EDIT: I tried using the just the other day for another project and it stopped working. Uninstalling and reinstalling the extension fixed it (to reset the defaults).

  • 1
    how I achieve and integrate with my extension as my extension needs to access cross domain. I cannot force user to open the browser wth disable-web-security – codebased Apr 14 '15 at 3:01
  • It only allows AJAX requests not normal webpages and extensions to access webpages. – Lothar May 8 '15 at 10:26
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    This extension won't work for local files, unfortunately. Stick to the --disable-web-security switch in that case. – bryc Jul 15 '15 at 2:25
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    @bryc It's not really meant to. Consider though that you can use --allow-file-access-from-files instead of disabling all web security. – Coburn Jul 15 '15 at 2:29
  • Extension is useful, works as expected. BUT If I toggle on this extension then I can't browse youtube, google docs etc.. I'm sure problem in extension. – MyTitle Nov 30 '15 at 18:50

For Windows:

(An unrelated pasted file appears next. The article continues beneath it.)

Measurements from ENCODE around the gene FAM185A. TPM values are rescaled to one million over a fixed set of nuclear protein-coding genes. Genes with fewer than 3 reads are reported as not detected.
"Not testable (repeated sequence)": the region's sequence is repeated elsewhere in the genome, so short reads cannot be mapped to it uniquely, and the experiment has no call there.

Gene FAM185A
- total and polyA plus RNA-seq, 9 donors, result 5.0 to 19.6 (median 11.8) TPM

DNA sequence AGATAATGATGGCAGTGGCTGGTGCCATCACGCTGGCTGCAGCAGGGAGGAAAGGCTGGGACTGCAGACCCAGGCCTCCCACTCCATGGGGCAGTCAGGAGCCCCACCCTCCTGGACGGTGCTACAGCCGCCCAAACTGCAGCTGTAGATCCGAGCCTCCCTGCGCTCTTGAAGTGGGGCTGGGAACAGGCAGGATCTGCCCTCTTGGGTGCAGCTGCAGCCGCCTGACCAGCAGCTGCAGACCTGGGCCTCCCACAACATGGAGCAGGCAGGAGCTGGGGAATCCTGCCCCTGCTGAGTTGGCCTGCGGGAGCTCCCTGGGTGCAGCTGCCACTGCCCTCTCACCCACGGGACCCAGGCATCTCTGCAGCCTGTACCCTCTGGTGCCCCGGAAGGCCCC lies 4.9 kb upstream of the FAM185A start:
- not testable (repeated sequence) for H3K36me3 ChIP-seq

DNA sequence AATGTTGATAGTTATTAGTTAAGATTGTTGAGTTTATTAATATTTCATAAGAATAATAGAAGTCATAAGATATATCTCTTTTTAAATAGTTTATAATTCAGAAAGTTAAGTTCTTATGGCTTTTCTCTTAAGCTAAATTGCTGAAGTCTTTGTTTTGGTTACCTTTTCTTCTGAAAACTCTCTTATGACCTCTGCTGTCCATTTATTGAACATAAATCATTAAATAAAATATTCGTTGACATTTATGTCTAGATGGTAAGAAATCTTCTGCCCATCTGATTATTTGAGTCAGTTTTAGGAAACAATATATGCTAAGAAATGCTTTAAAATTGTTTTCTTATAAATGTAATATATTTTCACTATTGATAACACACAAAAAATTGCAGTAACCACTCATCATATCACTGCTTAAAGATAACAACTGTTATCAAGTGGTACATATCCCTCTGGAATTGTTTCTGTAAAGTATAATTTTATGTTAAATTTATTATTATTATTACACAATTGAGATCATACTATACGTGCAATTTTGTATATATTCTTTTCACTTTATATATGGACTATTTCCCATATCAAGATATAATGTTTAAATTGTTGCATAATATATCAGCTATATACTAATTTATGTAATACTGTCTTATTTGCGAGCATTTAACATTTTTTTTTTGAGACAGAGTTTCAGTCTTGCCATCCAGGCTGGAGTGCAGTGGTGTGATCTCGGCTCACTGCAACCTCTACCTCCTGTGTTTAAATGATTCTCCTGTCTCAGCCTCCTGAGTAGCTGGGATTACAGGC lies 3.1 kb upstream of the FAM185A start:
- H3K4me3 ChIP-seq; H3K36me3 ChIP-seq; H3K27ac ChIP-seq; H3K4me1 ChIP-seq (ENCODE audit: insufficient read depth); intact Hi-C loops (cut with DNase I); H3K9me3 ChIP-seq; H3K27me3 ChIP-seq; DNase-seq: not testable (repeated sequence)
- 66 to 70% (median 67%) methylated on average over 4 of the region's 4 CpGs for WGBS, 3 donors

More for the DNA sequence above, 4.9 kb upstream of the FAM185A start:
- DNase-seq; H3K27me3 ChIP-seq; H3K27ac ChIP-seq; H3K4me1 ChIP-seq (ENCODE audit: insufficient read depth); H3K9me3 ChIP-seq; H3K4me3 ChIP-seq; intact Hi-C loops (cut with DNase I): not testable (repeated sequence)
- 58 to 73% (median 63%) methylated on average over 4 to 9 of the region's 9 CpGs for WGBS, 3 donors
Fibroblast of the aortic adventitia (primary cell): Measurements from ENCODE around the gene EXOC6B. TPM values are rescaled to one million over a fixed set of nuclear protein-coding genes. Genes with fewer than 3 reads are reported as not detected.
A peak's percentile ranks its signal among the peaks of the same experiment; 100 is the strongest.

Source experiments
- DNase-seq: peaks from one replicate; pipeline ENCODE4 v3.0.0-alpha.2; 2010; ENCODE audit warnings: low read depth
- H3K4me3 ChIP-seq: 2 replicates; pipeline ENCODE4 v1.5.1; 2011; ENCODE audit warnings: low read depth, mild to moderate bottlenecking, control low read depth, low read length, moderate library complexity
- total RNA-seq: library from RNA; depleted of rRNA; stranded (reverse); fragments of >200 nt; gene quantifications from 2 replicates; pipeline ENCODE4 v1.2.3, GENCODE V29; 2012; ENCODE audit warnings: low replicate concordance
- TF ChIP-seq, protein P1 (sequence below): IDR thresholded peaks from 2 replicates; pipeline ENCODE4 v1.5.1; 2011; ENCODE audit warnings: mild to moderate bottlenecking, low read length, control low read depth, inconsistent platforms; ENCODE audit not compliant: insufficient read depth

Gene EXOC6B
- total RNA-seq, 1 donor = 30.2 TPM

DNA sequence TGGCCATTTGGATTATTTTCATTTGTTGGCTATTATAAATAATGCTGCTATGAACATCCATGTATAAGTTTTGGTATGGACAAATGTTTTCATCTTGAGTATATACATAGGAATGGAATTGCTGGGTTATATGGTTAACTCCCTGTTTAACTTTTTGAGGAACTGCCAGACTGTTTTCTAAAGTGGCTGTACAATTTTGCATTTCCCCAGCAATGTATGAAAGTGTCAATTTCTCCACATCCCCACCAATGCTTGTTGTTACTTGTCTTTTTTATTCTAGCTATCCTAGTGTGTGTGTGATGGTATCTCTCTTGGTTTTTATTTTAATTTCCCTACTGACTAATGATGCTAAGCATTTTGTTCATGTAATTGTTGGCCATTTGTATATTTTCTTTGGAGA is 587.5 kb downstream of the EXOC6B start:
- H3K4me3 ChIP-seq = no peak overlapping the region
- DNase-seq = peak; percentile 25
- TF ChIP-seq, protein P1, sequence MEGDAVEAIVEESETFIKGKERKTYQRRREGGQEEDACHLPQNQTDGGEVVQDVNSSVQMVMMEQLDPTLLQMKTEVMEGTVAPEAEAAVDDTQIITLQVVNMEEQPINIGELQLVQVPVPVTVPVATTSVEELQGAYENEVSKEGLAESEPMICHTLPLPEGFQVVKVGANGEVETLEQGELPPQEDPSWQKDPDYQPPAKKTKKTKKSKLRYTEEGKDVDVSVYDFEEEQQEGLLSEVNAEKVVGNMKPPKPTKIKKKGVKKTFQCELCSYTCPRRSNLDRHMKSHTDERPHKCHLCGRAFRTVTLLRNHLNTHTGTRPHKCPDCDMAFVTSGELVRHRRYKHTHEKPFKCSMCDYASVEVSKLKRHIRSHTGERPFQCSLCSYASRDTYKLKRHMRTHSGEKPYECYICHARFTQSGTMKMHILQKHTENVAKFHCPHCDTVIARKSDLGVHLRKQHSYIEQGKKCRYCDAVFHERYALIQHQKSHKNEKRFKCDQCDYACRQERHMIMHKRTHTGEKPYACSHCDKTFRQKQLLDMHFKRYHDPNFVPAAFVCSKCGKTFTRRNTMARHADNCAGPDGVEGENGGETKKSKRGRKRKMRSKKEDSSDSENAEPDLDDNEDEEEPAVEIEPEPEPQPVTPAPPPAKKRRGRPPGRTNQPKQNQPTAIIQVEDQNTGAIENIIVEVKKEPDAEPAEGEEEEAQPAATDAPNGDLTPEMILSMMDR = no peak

1. Open the start menu
  2. Type windows+R or open "Run"
  3. Execute the following command:

    chrome.exe --user-data-dir="C://Chrome dev session" --disable-web-security
    

For Mac:

  1. Go to Terminal
  2. Execute the following command:

    open /Applications/Google\ Chrome.app --args --user-data-dir="/var/tmp/Chrome dev session" --disable-web-security
    

A new web security disabled chrome browser should open with the following message:

enter image description here

  • @downvoters please mention reason for downvote as there is no point of downvote in answer – GSB Jul 18 '17 at 6:26
  • Worked well for me on Windows 10, didn't need to close other Chrome instances either. – Nick M Aug 7 '17 at 5:25

For Windows... create a Chrome shortcut on your desktop.
Right-click > properties > Shortcut
Edit "target" path :

"C:\Program Files\Google\Chrome\Application\chrome.exe" --args --disable-web-security

(Change the 'C:....\chrome.exe' to where ever your chrome is located).

et voilà :)

  • As of today 08/27/20013 it's works for me, allowing me to do Ajax on my own localhost. – molokoloco Aug 27 '13 at 12:45
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    Unfortunately, this is not working for me. – Tod Birdsall Jan 28 '14 at 18:03